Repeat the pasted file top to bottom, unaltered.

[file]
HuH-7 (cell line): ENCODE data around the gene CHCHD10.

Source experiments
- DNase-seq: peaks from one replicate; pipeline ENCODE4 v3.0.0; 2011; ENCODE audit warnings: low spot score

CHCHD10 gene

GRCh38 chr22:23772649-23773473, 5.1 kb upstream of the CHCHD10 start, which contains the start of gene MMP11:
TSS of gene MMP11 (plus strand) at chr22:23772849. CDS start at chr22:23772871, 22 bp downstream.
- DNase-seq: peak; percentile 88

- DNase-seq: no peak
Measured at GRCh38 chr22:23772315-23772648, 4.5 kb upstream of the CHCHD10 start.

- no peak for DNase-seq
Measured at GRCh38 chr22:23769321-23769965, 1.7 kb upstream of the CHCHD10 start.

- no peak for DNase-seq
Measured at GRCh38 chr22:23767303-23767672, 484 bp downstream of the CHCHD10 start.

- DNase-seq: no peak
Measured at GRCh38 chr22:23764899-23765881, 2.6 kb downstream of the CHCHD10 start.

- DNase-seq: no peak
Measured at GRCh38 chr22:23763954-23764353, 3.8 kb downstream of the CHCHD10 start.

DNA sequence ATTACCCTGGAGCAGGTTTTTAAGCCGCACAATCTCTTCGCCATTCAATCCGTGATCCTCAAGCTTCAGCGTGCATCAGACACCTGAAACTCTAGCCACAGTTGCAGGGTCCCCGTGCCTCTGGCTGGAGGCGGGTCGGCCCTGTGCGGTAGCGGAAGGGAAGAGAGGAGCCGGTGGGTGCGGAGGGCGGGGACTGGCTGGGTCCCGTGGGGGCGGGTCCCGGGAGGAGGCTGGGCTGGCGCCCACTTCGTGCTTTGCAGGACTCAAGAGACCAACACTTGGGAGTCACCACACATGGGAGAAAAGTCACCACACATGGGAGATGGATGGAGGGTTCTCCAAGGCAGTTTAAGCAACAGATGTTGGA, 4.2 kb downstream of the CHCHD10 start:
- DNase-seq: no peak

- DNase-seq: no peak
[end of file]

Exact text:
HuH-7 (cell line): ENCODE data around the gene CHCHD10.

Source experiments
- DNase-seq: peaks from one replicate; pipeline ENCODE4 v3.0.0; 2011; ENCODE audit warnings: low spot score

CHCHD10 gene

GRCh38 chr22:23772649-23773473, 5.1 kb upstream of the CHCHD10 start, which contains the start of gene MMP11:
TSS of gene MMP11 (plus strand) at chr22:23772849. CDS start at chr22:23772871, 22 bp downstream.
- DNase-seq: peak; percentile 88

- DNase-seq: no peak
Measured at GRCh38 chr22:23772315-23772648, 4.5 kb upstream of the CHCHD10 start.

- no peak for DNase-seq
Measured at GRCh38 chr22:23769321-23769965, 1.7 kb upstream of the CHCHD10 start.

- no peak for DNase-seq
Measured at GRCh38 chr22:23767303-23767672, 484 bp downstream of the CHCHD10 start.

- DNase-seq: no peak
Measured at GRCh38 chr22:23764899-23765881, 2.6 kb downstream of the CHCHD10 start.

- DNase-seq: no peak
Measured at GRCh38 chr22:23763954-23764353, 3.8 kb downstream of the CHCHD10 start.

DNA sequence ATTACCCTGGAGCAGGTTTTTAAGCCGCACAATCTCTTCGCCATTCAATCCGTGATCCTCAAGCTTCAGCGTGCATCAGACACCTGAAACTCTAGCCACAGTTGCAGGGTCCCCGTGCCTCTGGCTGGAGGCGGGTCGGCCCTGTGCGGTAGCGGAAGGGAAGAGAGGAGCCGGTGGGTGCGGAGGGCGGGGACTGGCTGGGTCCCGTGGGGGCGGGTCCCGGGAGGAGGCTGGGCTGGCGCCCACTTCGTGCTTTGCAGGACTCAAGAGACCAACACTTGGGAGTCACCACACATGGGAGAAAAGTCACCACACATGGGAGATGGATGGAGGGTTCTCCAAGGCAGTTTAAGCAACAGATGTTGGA, 4.2 kb downstream of the CHCHD10 start:
- DNase-seq: no peak

- DNase-seq: no peak